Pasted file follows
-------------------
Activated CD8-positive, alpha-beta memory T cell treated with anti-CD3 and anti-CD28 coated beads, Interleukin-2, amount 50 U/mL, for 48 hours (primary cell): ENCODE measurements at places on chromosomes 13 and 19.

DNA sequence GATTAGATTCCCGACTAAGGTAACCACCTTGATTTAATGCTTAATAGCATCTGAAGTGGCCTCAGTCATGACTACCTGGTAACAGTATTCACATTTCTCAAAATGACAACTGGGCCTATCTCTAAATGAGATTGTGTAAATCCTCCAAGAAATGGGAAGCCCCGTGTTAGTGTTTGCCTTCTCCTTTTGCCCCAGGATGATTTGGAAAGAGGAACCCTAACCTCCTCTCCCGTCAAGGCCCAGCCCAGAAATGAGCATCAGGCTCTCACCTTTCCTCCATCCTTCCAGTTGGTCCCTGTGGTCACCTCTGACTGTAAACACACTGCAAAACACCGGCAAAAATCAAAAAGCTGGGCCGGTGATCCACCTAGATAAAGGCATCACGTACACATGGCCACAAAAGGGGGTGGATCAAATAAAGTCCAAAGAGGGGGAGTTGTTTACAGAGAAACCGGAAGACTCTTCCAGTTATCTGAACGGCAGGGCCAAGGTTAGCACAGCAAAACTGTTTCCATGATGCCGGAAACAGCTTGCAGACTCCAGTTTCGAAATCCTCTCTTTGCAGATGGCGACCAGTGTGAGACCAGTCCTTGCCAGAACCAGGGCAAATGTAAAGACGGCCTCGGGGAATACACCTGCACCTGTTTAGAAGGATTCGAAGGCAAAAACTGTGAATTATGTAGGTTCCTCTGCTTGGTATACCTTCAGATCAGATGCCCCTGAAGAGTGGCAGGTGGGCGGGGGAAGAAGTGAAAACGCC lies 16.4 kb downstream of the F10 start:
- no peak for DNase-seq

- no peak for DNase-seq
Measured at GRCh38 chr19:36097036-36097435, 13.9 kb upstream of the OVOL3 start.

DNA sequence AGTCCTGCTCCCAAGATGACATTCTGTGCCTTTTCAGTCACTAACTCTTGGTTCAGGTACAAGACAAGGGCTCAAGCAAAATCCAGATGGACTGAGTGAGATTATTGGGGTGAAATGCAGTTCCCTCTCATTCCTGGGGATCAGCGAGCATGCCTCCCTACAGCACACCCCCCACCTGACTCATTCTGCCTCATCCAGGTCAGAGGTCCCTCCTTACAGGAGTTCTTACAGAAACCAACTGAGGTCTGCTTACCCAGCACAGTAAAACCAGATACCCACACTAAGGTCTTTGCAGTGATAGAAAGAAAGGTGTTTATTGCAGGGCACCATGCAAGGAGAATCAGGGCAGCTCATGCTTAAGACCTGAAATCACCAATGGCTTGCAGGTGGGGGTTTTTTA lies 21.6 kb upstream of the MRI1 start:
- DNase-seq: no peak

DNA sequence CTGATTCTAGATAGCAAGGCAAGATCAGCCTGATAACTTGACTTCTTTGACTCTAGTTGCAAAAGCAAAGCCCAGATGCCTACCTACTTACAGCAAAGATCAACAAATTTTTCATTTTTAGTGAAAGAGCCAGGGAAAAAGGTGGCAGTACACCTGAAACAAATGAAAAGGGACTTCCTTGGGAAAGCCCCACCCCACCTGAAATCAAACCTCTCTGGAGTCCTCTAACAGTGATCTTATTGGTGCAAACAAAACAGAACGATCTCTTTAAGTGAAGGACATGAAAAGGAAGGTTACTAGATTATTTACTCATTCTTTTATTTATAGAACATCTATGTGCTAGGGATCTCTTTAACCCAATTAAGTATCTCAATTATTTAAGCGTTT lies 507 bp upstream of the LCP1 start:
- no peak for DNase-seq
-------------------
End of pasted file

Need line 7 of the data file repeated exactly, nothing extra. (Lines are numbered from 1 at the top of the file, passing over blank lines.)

- DNase-seq: no peak